It’s magnolia season in San Francisco

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Sone Francisco’s home to the densest collection of public green space of any major city in the United States; each resident is estimated to be no more than a 10-minute walk from a nearby city park. Those of us lucky enough to call home seven by seven have taken full advantage of SF’s natural landscape amid the strict lockdowns of 2020 — a reintroduction with San Francisco’s endemic wilderness. Many still hike, run, bike, every day.

We have redwoods; we’vao bison; we have stairs. And we, too, have “magnificent magnolias” just starting to bloom again at the San Francisco Botanical Garden.

“It’s officially the season for beautiful magnolias in the garden, the sun is shining and the weather is mild,” read a tweet from the San Francisco Botanical Garden, celebrating the (very beginning) of the blooming season for this flora. comely. “Things are off to a slow start, but the first flowers are in bloom now. There’s a lot more to come and we’ll keep you posted here with regular bloom updates.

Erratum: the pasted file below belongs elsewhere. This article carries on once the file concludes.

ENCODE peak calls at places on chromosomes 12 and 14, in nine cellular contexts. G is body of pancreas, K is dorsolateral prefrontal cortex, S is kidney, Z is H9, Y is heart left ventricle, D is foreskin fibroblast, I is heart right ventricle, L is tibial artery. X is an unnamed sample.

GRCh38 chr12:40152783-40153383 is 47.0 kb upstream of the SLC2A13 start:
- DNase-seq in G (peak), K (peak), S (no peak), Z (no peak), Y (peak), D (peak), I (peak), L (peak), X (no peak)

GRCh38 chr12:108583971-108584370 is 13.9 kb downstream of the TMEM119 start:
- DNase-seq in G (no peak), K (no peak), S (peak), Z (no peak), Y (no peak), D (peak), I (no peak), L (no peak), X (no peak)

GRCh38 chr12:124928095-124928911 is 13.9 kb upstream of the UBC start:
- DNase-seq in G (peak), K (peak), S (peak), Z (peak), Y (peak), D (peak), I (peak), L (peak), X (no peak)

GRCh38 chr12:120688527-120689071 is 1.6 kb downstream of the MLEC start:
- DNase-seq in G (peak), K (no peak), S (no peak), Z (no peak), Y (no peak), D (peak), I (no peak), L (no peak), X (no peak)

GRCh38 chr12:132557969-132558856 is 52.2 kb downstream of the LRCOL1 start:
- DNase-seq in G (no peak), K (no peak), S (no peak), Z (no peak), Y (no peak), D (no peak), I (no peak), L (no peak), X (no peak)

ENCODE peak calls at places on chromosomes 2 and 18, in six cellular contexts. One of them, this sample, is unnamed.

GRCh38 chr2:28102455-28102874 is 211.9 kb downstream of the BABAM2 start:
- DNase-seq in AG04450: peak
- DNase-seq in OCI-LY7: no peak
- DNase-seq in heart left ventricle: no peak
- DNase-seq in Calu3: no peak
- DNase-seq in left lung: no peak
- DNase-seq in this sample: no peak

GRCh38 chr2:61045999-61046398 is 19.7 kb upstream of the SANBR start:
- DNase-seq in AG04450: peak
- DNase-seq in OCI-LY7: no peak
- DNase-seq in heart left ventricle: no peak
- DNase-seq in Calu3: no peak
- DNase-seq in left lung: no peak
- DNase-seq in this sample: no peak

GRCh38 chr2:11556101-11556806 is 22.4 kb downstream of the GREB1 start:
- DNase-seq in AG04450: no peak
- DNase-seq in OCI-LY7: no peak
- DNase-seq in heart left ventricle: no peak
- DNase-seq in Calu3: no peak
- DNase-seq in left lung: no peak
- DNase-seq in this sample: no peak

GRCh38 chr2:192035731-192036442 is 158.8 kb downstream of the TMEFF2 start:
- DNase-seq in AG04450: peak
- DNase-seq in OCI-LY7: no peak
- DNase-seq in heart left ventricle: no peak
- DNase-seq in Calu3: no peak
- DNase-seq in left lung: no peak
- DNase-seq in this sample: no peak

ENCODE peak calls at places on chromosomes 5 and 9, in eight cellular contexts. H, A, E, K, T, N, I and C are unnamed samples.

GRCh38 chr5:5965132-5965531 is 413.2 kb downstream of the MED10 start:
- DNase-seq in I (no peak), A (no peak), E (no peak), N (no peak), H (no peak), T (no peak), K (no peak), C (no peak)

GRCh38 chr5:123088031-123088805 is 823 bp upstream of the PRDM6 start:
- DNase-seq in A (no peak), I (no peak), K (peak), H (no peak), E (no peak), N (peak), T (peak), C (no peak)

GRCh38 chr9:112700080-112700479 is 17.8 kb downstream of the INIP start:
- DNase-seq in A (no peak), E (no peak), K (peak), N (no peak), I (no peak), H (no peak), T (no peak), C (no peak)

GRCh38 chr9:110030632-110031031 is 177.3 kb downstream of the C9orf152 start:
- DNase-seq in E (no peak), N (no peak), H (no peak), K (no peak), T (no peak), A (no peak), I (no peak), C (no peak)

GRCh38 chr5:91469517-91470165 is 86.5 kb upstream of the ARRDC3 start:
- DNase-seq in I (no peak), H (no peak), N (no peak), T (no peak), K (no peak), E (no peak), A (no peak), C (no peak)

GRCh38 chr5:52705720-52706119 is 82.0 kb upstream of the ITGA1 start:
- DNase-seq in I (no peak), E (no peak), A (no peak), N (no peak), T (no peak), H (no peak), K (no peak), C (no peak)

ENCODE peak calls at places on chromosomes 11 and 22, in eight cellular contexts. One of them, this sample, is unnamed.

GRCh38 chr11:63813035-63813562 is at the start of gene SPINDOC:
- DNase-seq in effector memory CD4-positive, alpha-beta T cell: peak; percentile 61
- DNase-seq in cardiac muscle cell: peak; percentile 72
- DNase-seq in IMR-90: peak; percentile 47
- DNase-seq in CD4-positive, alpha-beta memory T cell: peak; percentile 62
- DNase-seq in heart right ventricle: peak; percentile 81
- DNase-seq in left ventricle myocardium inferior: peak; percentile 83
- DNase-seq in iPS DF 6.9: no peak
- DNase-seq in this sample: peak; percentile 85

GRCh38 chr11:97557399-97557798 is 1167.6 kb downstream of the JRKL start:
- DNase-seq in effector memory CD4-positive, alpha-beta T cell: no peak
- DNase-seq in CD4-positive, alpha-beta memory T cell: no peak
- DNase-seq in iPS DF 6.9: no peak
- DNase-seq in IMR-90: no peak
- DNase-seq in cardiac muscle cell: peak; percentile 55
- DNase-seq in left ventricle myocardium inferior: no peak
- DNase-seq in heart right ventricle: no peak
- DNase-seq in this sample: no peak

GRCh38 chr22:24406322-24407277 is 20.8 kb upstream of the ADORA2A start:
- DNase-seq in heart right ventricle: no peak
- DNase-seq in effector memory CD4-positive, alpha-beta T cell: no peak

Home to the nation’s largest collection of manicured magnolias, the SF Botanical Garden’s more than 200 trees bud and bloom between mid-January and late March. The more than 63 species of magnolias — a native flora found throughout Asia and the New World — begin to sport silvery buds and saucer-sized pink, white and magenta flowers around this time. of the year. And among the hundreds of magnolias are 49 examples produced through cultural practices to bring out specific phenotypic qualities; note the trees with particularly vivid yellows and pinks, as these are likely ‘cultivars’ – plants produced by hyperfocused cultivation.

In the winter of 1940, the then newly opened San Francisco Botanical Garden housed Campbell’s first magnolia (magnolia campbelli)—a rare species of magnolia endemic to the Himalayas—to bloom in the United States. The sight drew massive crowds of curious visitors and passers-by ogling the large pink flowers produced by the magnolia; the same magnolia is still rooted and living its best life in the SF Botanical Garden.

“See you in the garden,” the garden wrote in an IG posting signal boosting the pink flowers.

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You will, indeed, catch us somewhere in the 55-acre urban oasis very soon. And we’ll more than likely use the garden’s ‘Magnolia Map’ to find these beauties.

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